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Average UK 10-year-old has eaten recommended sugar intake for a young adult

Average UK 10-year-old has eaten recommended sugar intake for a young adult

By Richard Vernalls, Press Association

Children have on average already eaten more sugar than the maximum amount recommended for an 18-year-old by the time they reach their 10th birthday, a study suggests.

Public Health England (PHE) said the average 10-year-old has consumed at least 138kg (304lb) of sugar by the time they reach adulthood.

The data, gathered from household eating habits in England, Wales, Scotland and Northern Ireland, was released as PHE offers parents tips on how to get youngsters eating less sugar.

The recommended maximum amount of sugar for 10-year-olds is 20-24 grammes a day.

But according to the PHE’s National Diet and Nutrition Survey, children are consuming an average of 52.2 grammes a day, based on consumption from the age of two.

That is equivalent to 13 cubes a day, eight more than the recommended level.

The Change4Life campaign is encouraging parents to change their shopping habits.

Making different choices of yogurts, drinks and cereals could cut a child’s sugar intake by half, according to PHE.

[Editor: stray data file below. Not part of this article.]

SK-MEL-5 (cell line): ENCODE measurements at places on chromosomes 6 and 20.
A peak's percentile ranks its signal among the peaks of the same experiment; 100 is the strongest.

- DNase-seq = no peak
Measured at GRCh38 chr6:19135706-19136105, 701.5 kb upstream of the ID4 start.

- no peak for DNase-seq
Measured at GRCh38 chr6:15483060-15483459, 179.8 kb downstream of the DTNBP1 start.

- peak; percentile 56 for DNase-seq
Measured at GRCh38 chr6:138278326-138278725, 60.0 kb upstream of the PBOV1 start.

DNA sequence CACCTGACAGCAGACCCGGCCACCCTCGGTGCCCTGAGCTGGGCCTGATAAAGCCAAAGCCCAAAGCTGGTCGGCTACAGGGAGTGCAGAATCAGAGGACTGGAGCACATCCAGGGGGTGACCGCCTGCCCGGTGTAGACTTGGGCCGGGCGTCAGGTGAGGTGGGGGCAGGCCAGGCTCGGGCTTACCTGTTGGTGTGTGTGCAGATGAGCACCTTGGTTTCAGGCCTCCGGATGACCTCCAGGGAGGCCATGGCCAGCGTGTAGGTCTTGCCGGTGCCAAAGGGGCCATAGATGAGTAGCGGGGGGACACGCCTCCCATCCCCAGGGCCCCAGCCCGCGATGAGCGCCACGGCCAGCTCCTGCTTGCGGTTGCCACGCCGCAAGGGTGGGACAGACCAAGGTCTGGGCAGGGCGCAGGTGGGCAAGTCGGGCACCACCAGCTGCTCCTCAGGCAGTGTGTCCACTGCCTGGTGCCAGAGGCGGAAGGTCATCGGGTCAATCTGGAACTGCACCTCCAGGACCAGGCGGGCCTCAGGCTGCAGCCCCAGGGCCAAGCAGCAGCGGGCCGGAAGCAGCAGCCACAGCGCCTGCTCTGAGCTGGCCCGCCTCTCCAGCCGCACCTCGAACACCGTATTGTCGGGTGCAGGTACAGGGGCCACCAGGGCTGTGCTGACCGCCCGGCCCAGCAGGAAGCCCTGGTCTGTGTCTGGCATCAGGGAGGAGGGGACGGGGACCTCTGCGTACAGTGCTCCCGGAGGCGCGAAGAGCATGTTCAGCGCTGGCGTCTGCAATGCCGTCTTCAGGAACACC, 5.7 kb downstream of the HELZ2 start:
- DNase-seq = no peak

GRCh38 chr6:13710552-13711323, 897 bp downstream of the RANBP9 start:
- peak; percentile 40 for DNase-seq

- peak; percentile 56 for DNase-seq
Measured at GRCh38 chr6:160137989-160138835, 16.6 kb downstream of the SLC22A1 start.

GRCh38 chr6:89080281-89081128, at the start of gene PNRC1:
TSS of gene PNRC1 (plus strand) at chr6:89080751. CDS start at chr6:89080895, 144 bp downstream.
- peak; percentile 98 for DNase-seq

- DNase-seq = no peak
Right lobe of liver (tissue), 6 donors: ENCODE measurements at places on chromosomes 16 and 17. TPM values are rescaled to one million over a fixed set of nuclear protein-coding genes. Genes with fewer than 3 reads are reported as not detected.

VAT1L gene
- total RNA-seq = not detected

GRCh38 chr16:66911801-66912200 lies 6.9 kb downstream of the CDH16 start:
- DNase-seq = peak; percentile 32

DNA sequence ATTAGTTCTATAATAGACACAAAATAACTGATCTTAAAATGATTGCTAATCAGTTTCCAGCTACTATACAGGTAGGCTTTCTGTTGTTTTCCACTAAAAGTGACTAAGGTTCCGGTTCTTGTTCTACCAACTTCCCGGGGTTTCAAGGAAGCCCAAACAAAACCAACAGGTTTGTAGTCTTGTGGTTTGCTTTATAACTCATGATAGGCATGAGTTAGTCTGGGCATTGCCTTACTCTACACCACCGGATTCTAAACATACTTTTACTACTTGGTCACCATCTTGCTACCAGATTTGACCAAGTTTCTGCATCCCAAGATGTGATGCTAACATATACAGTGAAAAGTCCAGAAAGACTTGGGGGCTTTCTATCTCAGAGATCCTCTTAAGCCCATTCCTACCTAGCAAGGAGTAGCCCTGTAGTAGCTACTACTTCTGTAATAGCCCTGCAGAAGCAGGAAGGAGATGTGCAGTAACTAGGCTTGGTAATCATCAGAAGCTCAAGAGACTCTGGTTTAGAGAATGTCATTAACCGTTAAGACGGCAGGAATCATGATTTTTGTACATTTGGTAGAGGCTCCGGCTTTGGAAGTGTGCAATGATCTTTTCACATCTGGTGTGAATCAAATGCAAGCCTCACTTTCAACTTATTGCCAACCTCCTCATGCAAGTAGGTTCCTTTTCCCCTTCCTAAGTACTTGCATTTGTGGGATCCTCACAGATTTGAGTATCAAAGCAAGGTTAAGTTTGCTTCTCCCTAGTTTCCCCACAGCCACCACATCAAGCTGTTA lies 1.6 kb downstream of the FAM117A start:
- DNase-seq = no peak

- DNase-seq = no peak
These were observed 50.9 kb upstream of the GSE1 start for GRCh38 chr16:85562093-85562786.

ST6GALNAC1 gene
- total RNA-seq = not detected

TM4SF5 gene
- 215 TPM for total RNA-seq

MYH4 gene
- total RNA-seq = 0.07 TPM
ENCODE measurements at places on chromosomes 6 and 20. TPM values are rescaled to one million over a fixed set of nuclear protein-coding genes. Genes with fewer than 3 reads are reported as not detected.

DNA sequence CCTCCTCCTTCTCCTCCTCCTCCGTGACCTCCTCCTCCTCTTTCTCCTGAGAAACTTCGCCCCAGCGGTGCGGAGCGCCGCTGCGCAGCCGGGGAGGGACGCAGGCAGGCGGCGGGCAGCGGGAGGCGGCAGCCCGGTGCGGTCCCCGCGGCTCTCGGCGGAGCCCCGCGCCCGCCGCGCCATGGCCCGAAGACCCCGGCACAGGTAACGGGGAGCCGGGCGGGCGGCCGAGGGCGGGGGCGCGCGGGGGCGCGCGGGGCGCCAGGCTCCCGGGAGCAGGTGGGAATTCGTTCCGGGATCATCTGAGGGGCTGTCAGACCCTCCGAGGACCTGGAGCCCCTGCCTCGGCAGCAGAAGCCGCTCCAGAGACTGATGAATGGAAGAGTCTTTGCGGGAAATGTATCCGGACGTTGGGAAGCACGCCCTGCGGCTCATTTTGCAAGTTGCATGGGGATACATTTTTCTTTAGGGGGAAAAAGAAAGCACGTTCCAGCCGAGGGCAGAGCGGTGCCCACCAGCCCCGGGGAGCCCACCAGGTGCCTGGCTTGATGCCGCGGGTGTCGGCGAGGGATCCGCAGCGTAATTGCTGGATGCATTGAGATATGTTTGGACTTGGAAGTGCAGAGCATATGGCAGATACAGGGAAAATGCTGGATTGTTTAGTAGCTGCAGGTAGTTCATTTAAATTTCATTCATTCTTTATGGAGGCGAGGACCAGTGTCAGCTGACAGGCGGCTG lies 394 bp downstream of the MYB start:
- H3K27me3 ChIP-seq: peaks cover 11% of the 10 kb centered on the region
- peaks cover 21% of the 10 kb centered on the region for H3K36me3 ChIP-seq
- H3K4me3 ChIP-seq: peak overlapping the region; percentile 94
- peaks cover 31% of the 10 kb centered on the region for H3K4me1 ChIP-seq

PHE said food and beverage manufacturers have also responded to calls for lower sugar content, making it easier for parents to find alternative options.

In May last year, the Government health agency published its report on progress towards a first-year sugar reduction ambition of 5%, showing an average 2% cut across categories for retailers and manufacturers.

Switching to low-sugar options could cut intake by as much as 2,500 sugar cubes per year from a child’s diet.

The Change4Life campaign is launching as severe obesity in children aged 10-11 hits an all-time high, PHE said.

A third of youngsters are leaving primary school overweight or obese, and more young people than ever are developing Type-2 diabetes.

Children who are overweight are also more likely to remain so into adulthood, and are at higher risk of developing heart disease and certain cancers.

Alison Tedstone, PHE chief nutritionist, said: “Children are consuming too much sugar, but parents can take action now to prevent this building up over the years.

“To make this easier for busy families, Change4Life is offering a straightforward solution – by making simple swaps each day, children can have healthier versions of everyday foods and drinks, while significantly reducing their sugar intake.”

Families are encouraged to look for the Change4Life Good Choice badge on products in shops, and can download a free app to identify lower-sugar options.

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